Samsung and Google Are Collaborating to Make It Easier to Set up Matter Smart Home Gadgets.

Samsung and Google Are Collaborating to Make It Easier to Set up Matter Smart Home Gadgets.

Following the formal introduction of the Matter protocol earlier this month, Samsung announced a deeper relationship with Google today at its annual developer conference to make it easier for customers to set up their smart home gadgets.

Currently, customers are frequently forced to select between a specific smart home platform, such as Samsung's SmartThings or the Google Home app, and getting these systems to work together may be challenging. Furthermore, certain devices are only supported on one (but not both) platforms, requiring you to hop between ecosystems in order to manage all of your devices.

However, Samsung says it plans to simplify the smart home device onboarding process in the future, owing in part to Matter's multi-admin capabilities. For SmartThings users, for example, Samsung promises that the app will tell users when it identifies devices that have previously been set up in the Google Home app and would then give a simple option to sync those devices in SmartThings (or vice versa).

This eliminates the need for consumers to manually configure devices on both platforms. Once a gadget is connected, you may operate it using both Google's and Samsung's smart home applications. While there is no set date for when this will happen, Samsung said Matter's multi-admin capability will be available in the "coming weeks."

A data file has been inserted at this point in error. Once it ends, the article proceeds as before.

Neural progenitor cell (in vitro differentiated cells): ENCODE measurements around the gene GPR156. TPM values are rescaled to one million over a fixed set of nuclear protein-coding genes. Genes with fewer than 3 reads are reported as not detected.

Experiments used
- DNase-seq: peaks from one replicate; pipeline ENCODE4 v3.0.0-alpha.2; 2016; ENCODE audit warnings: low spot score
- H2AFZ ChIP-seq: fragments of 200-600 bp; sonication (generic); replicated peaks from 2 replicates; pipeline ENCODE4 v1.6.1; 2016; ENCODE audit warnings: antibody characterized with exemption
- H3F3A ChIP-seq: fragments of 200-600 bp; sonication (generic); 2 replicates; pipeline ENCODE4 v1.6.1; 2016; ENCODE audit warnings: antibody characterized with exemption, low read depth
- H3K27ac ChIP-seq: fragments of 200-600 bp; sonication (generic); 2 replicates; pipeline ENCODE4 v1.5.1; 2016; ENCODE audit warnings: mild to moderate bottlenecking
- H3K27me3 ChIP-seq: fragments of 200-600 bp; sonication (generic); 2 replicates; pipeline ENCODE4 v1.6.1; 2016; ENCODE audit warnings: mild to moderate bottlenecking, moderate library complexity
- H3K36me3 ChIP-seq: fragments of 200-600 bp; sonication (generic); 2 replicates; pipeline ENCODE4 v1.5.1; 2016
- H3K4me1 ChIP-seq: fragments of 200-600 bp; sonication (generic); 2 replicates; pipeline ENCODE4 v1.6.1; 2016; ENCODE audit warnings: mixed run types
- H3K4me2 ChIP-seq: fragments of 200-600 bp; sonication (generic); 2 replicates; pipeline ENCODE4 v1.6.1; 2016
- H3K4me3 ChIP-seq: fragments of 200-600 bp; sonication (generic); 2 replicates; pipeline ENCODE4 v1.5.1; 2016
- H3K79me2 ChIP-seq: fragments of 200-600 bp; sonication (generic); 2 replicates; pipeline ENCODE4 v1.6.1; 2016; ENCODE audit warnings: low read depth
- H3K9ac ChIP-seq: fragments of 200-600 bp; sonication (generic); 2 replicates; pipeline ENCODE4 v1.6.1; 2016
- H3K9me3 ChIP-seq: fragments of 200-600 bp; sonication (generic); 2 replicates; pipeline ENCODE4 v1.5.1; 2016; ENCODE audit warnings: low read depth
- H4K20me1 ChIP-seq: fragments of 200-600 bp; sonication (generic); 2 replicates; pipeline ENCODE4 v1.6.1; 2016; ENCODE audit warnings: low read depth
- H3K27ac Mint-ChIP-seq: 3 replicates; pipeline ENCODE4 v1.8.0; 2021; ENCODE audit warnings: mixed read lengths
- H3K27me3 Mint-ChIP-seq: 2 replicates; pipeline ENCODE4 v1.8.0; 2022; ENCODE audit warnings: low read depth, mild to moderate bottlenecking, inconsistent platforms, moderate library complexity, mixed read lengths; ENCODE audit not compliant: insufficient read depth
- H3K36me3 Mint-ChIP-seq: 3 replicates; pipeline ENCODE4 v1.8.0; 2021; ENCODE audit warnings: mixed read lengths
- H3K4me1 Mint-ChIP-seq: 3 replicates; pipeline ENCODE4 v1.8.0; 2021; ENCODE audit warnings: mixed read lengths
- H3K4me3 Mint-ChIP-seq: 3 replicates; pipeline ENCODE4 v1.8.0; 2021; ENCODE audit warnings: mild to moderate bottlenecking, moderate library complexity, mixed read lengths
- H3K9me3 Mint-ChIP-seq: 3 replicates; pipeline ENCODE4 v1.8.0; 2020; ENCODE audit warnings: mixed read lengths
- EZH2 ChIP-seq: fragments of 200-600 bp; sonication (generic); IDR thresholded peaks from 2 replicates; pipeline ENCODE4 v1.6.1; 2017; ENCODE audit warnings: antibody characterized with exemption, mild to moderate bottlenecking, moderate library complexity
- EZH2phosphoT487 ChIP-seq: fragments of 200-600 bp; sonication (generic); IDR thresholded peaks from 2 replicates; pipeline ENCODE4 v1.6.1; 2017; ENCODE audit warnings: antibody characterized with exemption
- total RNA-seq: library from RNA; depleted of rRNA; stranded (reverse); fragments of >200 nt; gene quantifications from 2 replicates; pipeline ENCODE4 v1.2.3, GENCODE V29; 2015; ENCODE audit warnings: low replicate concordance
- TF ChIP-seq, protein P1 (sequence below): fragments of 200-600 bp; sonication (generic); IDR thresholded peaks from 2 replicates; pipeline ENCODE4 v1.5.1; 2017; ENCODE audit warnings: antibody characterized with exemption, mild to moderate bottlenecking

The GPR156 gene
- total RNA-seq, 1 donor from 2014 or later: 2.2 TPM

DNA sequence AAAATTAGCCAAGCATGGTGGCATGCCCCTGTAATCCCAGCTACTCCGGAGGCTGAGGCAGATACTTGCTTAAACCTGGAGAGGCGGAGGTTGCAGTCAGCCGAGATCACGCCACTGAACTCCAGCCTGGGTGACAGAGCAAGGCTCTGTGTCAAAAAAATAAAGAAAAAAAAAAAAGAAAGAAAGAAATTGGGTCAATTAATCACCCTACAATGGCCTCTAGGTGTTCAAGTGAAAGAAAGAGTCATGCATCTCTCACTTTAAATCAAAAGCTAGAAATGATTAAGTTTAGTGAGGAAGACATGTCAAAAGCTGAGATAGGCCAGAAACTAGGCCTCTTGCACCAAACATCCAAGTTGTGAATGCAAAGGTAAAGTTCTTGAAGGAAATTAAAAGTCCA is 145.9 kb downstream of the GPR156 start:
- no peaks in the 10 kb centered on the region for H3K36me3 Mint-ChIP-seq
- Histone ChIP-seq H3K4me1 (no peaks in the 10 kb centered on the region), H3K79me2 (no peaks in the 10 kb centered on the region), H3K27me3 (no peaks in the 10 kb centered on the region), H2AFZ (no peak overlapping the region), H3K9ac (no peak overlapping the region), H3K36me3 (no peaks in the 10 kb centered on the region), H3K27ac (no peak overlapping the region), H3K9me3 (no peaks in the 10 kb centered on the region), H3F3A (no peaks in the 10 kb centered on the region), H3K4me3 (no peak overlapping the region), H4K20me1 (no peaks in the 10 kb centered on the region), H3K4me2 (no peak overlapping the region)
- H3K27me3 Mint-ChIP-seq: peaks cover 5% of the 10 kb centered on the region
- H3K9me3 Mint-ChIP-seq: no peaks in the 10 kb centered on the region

In terms of the rest of the SmartThings ecosystem, Samsung claims Bixby will be more integrated into the company's smart home platform, allowing developers to enable a broader range of voice-based interface experiences. In the meanwhile, Samsung introduced a new blockchain-based platform called Knox Matrix, which would enable qualifying devices to establish a "shield" aimed to safeguard connected products like TVs and appliances from outside attacks.

Knox Matrix, according to the business, would use multi-layered mutual monitoring to prevent bad actors from getting unauthorized access to your devices. Supported devices will also be able to immediately communicate login information and other sensitive data with one another, simplifying the login procedure across trusted devices. While it's unclear how this approach would operate in practice, it's encouraging to see Samsung considering ways to improve security for a larger variety of internet-connected devices that may not receive regular security upgrades like a phone or laptop.

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Jessica Vieira
Jessica Vieira
Jessica Vieira is ProductReviews's senior media reporter, covering the intersection of entertainment and technology.